It is a rare document that cites The Divine Comedy, the works of Thomas Aquinas and the Basel Convention on hazardous waste. There cannot be many modern communications that, in place of emojis, give us quotations from St. Basil the Great along with the phrase "synthetic agrotoxins."
Only one such document appeared this week and it was, of course, Laudato Si (Praise Be), the papal encyclical on climate change. As a former Catholic who is still angry at the church on a number of fronts, I was prepared to pick holes in Pope Francis's lengthy treatise, but instead came away quite awestruck: He has hit this one out of St. Peter's.
First, you have to consider the profound weirdness of the situation we find ourselves in. Here is an institution founded on the mystical precepts of virgin birth and transubstantiation, trying to prove to disbelievers the very science that has been staring us in the eye for decades. The Catholic Church, which still clings to miracles and exorcism and continues to turn mortals into saints, also acknowledges that climate change is man-made, empirically proven, and is devastating to the world – concepts that a wide swath of allegedly rational people refuse to believe. It's as if Pegasus said, "Look, there are these things called horses … "
Perhaps because he is beholden to no one – being the Pope and all – there is a remarkable and quite refreshing lack of hedging or equivocation in Laudato Si. The world is imperilled. The poor, especially, are imperilled owing to the greed and obliviousness of the rest of us. All things are connected, even if we are willfully blind to the connections. "Things are now reaching a breaking point, due to the rapid pace of change and degradation; these are evident in large-scale natural disasters as well as social and even financial crises, for the world's problems cannot be analyzed or explained in isolation."
There has been a hole in the climate-change argument – a hole of grandeur, or compelling narrative, or moral authority. The densely packed reports of the Intergovernmental Panel on Climate Change are vital but they don't stir the heart. The weasel words of politicians are designed to drive us to drink. No UN report will ever say, as the papal encyclical does, that "Rather than a problem to be solved, the world is a joyful mystery to be contemplated with gladness and praise." More to the point, no official report would state quite so bluntly, "It is remarkable how weak international political responses have been."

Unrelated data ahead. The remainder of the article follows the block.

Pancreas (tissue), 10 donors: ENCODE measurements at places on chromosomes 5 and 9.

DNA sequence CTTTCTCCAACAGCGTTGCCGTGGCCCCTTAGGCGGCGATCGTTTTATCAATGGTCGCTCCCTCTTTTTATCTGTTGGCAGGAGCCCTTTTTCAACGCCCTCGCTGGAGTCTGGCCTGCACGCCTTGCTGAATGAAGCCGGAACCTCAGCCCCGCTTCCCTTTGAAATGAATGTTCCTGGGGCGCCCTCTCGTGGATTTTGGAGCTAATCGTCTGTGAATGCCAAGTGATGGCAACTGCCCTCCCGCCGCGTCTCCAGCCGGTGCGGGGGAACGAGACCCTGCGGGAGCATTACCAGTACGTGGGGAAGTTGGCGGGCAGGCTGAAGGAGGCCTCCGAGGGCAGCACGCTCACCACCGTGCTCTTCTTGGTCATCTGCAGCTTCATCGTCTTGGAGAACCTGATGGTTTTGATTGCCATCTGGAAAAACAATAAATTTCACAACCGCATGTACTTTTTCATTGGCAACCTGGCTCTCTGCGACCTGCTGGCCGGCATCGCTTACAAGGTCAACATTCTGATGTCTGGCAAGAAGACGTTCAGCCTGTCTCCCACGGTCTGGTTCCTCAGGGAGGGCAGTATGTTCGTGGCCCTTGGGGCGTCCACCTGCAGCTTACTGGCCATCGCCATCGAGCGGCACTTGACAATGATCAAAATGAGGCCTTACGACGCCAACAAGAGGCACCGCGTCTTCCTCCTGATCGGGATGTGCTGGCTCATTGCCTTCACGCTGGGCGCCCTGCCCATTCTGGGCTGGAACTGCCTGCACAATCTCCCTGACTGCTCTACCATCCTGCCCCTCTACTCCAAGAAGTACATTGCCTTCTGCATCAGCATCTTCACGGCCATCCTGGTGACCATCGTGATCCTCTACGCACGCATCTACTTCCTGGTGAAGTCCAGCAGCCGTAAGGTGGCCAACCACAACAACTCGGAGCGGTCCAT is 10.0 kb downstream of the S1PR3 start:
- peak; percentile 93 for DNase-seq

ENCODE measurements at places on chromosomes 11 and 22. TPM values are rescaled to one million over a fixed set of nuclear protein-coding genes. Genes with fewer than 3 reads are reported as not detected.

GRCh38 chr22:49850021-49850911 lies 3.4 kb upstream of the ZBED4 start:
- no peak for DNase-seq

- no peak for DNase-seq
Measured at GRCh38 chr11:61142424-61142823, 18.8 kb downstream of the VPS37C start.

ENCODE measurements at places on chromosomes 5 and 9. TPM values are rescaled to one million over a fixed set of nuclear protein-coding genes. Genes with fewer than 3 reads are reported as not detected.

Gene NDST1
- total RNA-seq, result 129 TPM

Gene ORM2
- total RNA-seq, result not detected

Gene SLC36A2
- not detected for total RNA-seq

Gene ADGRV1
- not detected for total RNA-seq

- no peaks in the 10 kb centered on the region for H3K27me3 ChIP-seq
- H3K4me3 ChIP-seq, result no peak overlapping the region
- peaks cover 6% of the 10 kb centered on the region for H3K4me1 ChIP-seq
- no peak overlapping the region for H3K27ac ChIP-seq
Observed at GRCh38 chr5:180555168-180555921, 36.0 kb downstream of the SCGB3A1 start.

For this, Pope Francis has been excoriated by right-wing critics as "a Marxist," "an eco-wolf in Pope's clothing" (points for bonkers metaphors), and, my favourite, "a water boy for the UN." Climate-skeptic U.S. politicians, who normally have few problems citing the Almighty as their policy adviser, cried foul when some foreigner in a white robe did the same. Said presidential hopeful Jeb Bush, "I don't get economic policy from my bishops or my cardinals or my pope," while Texas Representative Joe Barton said, "I don't consider him an expert on environmental issues."
Which is odd, since leading Republican lawmakers haven't been shy about bringing God into the climate-change debate. James Inhofe, who just happens to chair the Senate's powerful environment committee, has repeatedly cited biblical verse as proof that God, not man, controls the climate (and presumably the rising waters, having been through this once before with Noah).
What we have here, essentially, is competing belief systems. And no, I don't mean Catholic versus Southern Baptist. The climate-change debate is less about science than it is about belief – if it were about facts, there would be no debate. Instead, as George Marshall points out in his valuable book about the psychology of climate-change denial, Don't Even Think About It, people choose one camp or another based on what groups they see themselves belonging to, and which world view they want reinforced. One of the problems, as Mr. Marshall explains it, is that this issue in its complexity resists the pull of a sweeping narrative arc: "The view held by every specialist I spoke to is that we still have not found a way to effectively engage our emotional brain in climate change."
Is Pope Francis providing the grand message needed, the call to a spiritual and environmental revolution? There will be those who call into question the church's authority on any temporal matters when it still hasn't made amends for or properly acknowledged the monstrous abuse scandals of its recent past. Other people, and I'm one of them, will be put off by the encyclical's insistence on the sanctity of the human embryo and its denouncement of abortion. But perhaps we can pick and choose the wisdom that speaks to us, and discard the rest, as "cafeteria Catholics" have been doing for decades.
When it comes to belief systems, for this one time I'm with the guy who quotes Dante, and is worried about the inferno here on Earth.